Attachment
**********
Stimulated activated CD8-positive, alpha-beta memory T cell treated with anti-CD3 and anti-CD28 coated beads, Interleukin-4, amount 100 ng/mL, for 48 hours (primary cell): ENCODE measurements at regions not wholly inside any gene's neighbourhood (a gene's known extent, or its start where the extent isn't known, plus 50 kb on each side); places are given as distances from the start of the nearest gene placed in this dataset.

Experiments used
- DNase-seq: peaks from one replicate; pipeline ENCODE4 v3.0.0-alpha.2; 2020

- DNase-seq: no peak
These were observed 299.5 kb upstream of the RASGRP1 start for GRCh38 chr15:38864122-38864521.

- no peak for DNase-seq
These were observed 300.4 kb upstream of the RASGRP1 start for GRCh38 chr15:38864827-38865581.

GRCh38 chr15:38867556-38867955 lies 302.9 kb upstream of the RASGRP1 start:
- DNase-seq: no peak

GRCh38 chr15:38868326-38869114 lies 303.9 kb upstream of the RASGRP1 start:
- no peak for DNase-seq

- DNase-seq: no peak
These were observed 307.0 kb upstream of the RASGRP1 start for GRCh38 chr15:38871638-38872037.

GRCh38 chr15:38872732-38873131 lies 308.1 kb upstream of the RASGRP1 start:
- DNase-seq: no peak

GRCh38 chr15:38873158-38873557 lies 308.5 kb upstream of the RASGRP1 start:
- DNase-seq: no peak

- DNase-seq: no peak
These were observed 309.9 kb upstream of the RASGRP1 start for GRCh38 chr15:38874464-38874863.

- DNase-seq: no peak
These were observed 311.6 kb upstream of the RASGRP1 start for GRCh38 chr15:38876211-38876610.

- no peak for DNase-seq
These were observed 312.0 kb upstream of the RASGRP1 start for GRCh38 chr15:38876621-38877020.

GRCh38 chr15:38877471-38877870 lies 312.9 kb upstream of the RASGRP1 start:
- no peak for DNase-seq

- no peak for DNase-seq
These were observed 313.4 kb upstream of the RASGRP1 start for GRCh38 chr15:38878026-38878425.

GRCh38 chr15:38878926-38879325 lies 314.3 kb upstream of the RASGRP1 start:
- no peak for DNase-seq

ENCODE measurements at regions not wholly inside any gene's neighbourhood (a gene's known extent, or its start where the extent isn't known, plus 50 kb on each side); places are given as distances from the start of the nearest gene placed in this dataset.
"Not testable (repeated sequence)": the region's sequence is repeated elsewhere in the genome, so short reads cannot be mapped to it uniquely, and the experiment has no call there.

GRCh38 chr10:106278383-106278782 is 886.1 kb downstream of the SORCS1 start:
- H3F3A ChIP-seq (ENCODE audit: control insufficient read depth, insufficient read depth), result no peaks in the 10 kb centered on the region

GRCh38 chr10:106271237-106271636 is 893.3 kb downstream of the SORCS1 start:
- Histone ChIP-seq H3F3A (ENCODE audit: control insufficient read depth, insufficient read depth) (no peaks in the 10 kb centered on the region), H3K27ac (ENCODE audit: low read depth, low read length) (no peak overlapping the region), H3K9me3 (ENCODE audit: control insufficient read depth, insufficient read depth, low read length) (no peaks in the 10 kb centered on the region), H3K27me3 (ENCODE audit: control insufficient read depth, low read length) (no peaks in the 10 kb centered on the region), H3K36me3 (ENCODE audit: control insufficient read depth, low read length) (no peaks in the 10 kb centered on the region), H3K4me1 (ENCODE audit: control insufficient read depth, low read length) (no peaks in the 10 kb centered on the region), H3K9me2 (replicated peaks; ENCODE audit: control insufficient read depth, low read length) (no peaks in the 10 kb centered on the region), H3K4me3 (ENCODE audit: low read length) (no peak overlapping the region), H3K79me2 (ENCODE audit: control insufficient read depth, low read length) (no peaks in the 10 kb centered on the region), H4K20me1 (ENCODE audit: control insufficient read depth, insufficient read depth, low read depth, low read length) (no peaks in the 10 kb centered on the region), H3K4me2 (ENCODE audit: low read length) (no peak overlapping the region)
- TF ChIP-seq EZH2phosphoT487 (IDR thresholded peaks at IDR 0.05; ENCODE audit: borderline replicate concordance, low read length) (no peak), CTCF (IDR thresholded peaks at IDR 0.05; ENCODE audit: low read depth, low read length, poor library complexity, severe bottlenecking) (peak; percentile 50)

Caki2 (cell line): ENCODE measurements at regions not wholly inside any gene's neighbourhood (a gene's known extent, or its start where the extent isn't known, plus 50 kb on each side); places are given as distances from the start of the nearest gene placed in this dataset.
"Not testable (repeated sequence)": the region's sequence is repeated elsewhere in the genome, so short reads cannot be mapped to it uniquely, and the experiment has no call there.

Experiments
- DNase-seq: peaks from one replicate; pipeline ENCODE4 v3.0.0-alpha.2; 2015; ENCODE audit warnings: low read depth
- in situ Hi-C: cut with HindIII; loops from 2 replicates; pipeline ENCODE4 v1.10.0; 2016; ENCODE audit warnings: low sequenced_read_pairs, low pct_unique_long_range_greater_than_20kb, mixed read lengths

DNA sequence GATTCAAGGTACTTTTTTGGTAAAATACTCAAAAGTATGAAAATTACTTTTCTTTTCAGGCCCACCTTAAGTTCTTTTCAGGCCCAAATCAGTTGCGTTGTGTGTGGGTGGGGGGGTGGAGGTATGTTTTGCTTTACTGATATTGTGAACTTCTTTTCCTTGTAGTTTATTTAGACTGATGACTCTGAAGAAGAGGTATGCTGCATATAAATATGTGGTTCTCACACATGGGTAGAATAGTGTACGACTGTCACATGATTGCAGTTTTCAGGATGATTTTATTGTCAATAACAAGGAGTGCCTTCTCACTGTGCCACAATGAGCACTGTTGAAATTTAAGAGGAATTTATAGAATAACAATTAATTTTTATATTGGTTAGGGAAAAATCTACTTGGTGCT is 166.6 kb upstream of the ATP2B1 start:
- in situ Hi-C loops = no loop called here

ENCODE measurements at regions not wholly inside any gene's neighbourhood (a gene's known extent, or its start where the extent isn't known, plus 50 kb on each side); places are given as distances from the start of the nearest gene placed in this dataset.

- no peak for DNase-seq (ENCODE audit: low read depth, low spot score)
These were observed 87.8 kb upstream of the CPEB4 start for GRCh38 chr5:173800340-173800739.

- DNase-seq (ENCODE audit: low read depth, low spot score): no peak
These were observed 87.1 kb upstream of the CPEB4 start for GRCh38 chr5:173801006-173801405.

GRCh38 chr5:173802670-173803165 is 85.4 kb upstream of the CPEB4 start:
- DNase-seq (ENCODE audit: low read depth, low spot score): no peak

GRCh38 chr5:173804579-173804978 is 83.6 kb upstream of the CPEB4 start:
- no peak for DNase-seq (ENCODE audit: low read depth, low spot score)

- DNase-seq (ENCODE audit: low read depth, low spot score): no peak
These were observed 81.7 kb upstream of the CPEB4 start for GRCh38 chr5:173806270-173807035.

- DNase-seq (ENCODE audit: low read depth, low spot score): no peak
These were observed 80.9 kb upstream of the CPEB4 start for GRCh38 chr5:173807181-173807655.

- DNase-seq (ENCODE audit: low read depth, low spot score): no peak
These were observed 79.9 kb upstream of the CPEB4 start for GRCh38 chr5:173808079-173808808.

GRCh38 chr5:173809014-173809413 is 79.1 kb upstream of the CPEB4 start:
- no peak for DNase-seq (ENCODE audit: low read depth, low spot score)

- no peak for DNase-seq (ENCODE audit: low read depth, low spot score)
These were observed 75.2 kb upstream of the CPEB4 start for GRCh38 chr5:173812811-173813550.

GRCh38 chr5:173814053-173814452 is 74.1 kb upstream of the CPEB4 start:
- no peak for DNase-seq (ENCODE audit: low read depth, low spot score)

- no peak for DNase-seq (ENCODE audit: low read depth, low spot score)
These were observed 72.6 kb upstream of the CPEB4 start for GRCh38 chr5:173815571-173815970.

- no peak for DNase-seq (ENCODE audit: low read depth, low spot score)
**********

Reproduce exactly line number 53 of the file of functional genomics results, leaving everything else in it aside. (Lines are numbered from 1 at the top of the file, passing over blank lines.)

- DNase-seq (ENCODE audit: low read depth, low spot score): no peak